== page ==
My Journey as a Transgender Quaker

After decades of depression and despair, an unexpected question changed everything for Chloe Schwenke, then known as Stephen: “Do you think you might be a woman?” Chloe’s journey began, and her Quaker meeting learned along with her.

Content warning: suicide
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15 thoughts on “My Journey as a Transgender Quaker

  1. Brava, Chloe! This sharing is so important. I am sure that at least one person will be saved by this episode. Thank you for doing it.

  2. Chloe and my path crossed first in high school when she was Stephen. Our paths again crossed as Chloe grew into, and became, who she is. I have read her lovely and powerful book . . . and follow her through Facebook. She has been, and continues to be, an inspiration, and a moral mirror in which to gaze. This sharing allowed me to know her even more deeply. Bless you, Chloe.

  3. This is what all Quaker Speaks should always strive to be; enlightening, moving, reassuring, and accepting. Thank you, Chloe, for sharing your story. Peace to you and your Quaker family.

  4. Thank you for sharing your very personal story, Chloe. It’s so wonderful that your spiritual community was so loving and nurturing on your journey. You are also surrounded by an amazing family. What a blessing!

  5. Thanks Chloe…you’ve proven that there is tolerance…leading to acceptance and eventually love.
    So Buddhist…so Quaker.

  6. There are a lot more Quakers to be educated ! I wish there were a way to follow Chloe’s story
    from where Quaker Speak leaves off to today.

  7. Chloe’s story is very touching, and also an example of how others can lovingly respond to someone dealing with challenges.
    I grew up before “transgender” was a choice or even known about by anyone I knew.
    I have questions: What does it mean “to behave like a girl”? I have two older brothers whom I admired and always followed and behaved so far as I knew, the way they did. I also played with dolls, and doll furniture, while we all played with teddy bears and a bears’ house. What does it mean to “behave like a boy”? I do not see any difference. I was always happy to be a girl, although I knew I was a tomboy! The happiest thing in my life was to be a mother. Does it matter if you are a boy or a girl? Or is this identification with a particular gender a matter of hormones and hormone balance? I think I would have been just as happy to be boy, but never particularly wanted to be one, as I was happy being a girl. I do not see much difference in behavior. We all played with little cars and trucks, we all rode bicycles and played baseball, studied the stars, had snakes and pollywogs in aquariums, it is hard for me to understand why gender should matter so much. Both boys and girls can wear their hair short or long if they choose, wear jeans. That I see the genders very much the same, makes it difficult for me to understand why anyone would want to change. I do not mind if anyone changes, it is just a mystery to me why anyone would!

  8. Thank you so much for sharing your story Chloe and for Quaker Speak giving space for many beautiful, different voices. I am trans/gender queer and also have been on a powerful, scary, but incredibly freeing journey of coming into my true self. I always prayed for self love and never realized that it would mean something so physical–letting myself wear the clothes I feel confident in, using a name and pronouns that actually named who I am, and having a hair cut I feel good about. Coming out within the Quaker community has had it’s ups and downs, but what I’ve found overall is that most people are willing to learn. Sending you so many rainbows, sparkles, and good energy from California! I’m so grateful for your story and that you kept your promise with your friend and didn’t end your life because you are such an awesome person and you being you is a huge gift in this world!!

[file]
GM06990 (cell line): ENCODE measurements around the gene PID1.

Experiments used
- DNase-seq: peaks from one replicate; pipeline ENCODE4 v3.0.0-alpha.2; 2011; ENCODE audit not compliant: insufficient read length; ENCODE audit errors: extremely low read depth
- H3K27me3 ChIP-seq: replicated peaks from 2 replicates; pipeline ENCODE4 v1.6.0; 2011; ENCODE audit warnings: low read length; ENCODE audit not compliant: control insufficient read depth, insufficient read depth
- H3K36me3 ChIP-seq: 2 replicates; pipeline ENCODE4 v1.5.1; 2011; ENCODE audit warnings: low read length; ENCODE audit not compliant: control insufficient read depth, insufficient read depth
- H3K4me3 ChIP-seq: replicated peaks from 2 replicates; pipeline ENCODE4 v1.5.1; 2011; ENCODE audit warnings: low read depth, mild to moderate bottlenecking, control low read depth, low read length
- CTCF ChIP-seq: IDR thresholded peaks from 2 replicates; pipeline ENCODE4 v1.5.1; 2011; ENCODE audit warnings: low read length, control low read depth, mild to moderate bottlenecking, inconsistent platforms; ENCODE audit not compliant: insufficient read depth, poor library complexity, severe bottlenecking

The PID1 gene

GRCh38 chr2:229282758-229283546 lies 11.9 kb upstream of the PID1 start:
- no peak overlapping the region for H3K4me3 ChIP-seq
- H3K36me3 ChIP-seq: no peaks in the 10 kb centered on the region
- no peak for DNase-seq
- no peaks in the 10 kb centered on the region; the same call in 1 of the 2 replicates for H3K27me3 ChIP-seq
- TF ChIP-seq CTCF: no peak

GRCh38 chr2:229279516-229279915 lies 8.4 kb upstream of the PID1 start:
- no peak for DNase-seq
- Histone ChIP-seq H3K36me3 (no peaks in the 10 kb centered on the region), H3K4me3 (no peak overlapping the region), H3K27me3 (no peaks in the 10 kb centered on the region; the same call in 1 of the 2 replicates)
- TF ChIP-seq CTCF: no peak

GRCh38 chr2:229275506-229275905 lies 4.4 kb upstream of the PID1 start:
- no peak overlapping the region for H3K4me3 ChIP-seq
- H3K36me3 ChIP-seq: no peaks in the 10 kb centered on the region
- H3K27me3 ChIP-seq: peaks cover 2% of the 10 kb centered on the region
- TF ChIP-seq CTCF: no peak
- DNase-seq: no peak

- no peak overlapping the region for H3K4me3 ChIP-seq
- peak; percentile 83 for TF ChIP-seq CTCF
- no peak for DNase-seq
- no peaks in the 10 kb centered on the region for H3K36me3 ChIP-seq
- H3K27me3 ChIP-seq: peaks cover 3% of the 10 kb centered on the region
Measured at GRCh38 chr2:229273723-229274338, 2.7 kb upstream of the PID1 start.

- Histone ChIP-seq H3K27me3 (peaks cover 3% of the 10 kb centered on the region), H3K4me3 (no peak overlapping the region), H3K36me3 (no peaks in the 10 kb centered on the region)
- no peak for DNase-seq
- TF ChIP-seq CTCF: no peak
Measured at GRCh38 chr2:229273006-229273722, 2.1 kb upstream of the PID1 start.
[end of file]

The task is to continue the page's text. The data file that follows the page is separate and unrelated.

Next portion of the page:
9. This video is a timely gift, thank you Chloe and Quaker Speak.
    Gender identity is a rising issue within our meeting.
    Chloe has given me encouragement to raise this issue directly, and trust in the process.

  10. Bravo, Chloe! You have been blessed with a supportive Quaker community. I am inspired by your courage.

    My granddaughter (9 years old) is transgender. She has known since she was 4 years old and lives with supportive parents and school system (CA). Our culture is becoming more informed and accepting; however, there is much work to do, myths to dispel and education is key! I live in Michigan and currently working with professionals to support the LGBTQ community.

    Thank you for your story.

  11. Chloe’s story spoke to me. I didn’t know that I was a man until I was almost 39 years old. I had problems with depression and felt like I was pretending to be something I was not even though I didn’t know what that was. I felt like a piece of me was missing until I found my manhood. I have also struggled with thoughts of suicide. I still do sometimes.

    I told some of my story in an article I wrote with R. Scott Miller called “Transforming Prejudice into Love,” which was in the September, 2012 issue of Friends Journal.

  12. Thank you, Chloe, for telling this chapter of your story so tenderly. And fully. It helps me understand my daughter’s story just a little bit better as she has been reticent about the depression and suicidal thinking before she came to recognize that she HAD to transition. She is so much happier now, though still a “loner” by nature, it seems. But she seems to know herself and to be whole now – at last. And best friends with her former partner with whom she had over twenty years of history before she began transitioning with the support of immediate family and good friends. We are blessed to have her, and now to know a bit of your story, too.

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